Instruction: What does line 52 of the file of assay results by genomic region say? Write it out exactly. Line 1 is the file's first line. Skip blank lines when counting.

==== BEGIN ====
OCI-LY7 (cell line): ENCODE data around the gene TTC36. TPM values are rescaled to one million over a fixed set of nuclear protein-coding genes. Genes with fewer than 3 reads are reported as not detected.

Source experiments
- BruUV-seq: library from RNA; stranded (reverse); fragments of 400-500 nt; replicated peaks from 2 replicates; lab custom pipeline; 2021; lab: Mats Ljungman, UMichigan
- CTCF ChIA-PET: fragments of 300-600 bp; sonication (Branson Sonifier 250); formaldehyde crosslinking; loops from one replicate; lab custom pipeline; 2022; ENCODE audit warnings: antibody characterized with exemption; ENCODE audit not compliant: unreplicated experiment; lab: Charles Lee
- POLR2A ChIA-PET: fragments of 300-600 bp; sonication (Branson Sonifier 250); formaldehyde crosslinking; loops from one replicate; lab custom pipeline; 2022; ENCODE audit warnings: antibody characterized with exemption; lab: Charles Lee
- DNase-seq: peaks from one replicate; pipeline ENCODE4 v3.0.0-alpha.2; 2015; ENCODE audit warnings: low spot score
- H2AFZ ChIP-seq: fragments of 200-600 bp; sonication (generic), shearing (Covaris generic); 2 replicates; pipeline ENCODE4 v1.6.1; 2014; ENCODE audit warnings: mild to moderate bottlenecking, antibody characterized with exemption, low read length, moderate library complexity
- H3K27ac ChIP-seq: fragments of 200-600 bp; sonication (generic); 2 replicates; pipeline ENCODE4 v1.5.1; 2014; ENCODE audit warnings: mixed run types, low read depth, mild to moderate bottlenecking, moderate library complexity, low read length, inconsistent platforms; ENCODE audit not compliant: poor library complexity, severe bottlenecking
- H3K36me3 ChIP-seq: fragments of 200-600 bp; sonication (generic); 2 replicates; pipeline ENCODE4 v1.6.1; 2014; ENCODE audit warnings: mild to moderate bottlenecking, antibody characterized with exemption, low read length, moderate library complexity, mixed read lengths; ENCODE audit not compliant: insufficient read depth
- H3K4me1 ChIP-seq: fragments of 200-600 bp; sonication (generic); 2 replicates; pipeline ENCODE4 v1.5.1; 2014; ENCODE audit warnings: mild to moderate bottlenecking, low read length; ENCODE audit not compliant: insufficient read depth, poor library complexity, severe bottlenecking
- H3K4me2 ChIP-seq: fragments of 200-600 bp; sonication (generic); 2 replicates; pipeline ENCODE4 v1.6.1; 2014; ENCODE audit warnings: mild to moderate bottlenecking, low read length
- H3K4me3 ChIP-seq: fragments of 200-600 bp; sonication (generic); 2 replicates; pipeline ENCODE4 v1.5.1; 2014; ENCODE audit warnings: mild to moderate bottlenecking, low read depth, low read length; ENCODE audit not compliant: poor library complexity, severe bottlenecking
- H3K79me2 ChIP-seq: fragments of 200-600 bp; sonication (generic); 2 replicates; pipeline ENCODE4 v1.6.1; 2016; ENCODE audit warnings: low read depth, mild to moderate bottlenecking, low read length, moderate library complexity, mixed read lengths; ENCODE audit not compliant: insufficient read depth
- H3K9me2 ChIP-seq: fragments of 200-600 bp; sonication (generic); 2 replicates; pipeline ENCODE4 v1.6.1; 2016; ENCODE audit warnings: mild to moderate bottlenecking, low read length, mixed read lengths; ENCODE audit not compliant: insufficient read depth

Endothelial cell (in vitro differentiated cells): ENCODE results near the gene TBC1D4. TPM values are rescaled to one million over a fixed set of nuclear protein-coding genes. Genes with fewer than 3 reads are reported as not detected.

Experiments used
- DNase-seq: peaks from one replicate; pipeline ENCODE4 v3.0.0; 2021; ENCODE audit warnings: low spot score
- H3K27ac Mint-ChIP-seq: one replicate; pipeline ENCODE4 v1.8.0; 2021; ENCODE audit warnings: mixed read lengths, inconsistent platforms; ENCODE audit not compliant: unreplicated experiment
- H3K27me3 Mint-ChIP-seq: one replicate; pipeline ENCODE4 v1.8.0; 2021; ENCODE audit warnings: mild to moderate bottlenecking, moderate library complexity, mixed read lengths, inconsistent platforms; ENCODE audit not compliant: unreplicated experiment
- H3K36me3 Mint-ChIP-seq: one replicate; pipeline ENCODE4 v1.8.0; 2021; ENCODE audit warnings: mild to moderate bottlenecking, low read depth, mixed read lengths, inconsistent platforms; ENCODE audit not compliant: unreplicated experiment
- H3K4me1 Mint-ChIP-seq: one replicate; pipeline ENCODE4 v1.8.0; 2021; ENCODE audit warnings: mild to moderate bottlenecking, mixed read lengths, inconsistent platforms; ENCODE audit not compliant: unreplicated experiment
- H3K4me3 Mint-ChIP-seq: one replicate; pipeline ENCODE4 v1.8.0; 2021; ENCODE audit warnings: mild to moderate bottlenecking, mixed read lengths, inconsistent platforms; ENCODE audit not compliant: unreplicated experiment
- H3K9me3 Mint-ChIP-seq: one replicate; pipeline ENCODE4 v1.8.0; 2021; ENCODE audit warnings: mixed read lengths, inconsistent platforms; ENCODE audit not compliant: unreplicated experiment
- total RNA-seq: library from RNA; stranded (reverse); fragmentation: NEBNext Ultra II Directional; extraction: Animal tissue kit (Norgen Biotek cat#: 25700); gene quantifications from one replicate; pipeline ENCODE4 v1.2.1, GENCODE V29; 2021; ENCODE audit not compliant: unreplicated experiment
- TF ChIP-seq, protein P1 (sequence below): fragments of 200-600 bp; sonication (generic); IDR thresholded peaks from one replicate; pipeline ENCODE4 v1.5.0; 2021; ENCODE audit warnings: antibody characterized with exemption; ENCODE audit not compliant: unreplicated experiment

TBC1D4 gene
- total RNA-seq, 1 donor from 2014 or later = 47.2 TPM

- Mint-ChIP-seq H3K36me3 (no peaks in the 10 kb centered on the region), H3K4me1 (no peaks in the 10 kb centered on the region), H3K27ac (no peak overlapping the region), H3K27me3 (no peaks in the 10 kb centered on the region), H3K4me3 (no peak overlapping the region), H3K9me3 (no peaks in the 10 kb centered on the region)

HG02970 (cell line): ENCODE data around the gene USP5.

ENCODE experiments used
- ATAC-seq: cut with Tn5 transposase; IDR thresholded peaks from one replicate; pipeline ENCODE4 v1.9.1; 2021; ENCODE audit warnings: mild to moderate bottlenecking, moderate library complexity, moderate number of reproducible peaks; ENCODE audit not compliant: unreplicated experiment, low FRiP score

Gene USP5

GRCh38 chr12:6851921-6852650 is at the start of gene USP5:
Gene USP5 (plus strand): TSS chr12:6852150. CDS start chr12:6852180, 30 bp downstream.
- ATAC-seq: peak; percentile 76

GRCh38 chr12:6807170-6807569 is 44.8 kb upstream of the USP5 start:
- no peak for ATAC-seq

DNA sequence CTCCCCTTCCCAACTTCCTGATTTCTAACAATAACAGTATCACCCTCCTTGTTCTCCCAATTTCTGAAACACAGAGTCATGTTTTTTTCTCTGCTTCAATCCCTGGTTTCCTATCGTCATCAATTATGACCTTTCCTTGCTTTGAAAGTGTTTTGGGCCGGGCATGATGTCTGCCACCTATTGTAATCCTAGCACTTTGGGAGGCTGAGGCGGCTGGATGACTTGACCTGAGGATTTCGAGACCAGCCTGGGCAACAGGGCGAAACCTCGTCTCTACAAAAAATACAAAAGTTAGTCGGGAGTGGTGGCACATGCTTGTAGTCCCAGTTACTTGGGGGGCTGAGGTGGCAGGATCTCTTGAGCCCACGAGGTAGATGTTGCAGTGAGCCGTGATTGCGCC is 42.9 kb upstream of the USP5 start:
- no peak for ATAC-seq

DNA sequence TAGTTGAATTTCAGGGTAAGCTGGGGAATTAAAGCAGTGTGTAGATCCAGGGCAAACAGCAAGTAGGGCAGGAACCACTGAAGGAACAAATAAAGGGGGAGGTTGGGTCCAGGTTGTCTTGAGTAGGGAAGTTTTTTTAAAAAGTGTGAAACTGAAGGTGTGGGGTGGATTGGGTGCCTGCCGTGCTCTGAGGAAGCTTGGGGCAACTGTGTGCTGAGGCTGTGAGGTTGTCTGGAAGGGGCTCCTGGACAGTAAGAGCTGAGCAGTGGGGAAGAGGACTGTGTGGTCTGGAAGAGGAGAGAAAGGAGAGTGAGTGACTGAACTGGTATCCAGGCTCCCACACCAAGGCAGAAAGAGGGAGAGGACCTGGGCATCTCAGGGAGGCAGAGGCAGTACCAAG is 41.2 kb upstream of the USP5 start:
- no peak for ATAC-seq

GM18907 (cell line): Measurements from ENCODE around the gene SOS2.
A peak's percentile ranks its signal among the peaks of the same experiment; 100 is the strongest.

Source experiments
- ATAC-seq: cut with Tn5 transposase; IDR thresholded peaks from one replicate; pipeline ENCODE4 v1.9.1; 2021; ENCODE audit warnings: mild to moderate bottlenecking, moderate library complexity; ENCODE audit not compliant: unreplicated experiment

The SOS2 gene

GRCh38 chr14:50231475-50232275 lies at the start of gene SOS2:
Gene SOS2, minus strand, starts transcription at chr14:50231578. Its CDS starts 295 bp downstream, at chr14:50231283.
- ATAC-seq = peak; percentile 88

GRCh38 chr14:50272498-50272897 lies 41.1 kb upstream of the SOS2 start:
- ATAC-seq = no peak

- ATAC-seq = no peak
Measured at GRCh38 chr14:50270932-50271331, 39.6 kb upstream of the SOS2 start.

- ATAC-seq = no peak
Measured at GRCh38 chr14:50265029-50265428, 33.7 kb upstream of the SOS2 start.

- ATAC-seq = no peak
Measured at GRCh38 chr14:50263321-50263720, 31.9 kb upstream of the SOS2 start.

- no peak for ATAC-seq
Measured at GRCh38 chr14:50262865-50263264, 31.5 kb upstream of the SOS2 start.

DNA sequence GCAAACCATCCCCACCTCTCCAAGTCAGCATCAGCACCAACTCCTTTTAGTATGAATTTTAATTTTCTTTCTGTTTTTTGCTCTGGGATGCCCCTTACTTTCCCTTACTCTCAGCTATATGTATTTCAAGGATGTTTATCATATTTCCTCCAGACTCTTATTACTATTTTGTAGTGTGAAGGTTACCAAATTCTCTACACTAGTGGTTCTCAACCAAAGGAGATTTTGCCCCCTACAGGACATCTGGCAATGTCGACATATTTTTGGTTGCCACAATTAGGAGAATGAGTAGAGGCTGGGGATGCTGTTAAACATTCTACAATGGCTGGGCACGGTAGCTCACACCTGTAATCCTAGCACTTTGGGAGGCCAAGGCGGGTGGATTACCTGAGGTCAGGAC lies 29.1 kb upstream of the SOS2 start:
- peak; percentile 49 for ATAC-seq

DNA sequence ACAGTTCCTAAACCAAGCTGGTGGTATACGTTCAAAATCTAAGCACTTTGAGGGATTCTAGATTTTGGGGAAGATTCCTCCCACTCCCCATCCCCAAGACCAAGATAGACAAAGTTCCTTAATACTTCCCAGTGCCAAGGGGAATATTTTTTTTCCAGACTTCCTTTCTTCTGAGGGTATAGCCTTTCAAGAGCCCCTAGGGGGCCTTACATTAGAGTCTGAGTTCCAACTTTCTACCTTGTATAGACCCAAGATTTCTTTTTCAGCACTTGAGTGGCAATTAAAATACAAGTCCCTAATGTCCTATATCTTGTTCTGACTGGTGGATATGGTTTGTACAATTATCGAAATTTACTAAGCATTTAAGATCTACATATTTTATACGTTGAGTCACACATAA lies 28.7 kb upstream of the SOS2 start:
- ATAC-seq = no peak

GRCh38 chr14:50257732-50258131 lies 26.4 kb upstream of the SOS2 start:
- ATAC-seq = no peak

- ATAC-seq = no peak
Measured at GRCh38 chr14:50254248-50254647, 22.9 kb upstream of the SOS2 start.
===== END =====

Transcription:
- ATAC-seq = no peak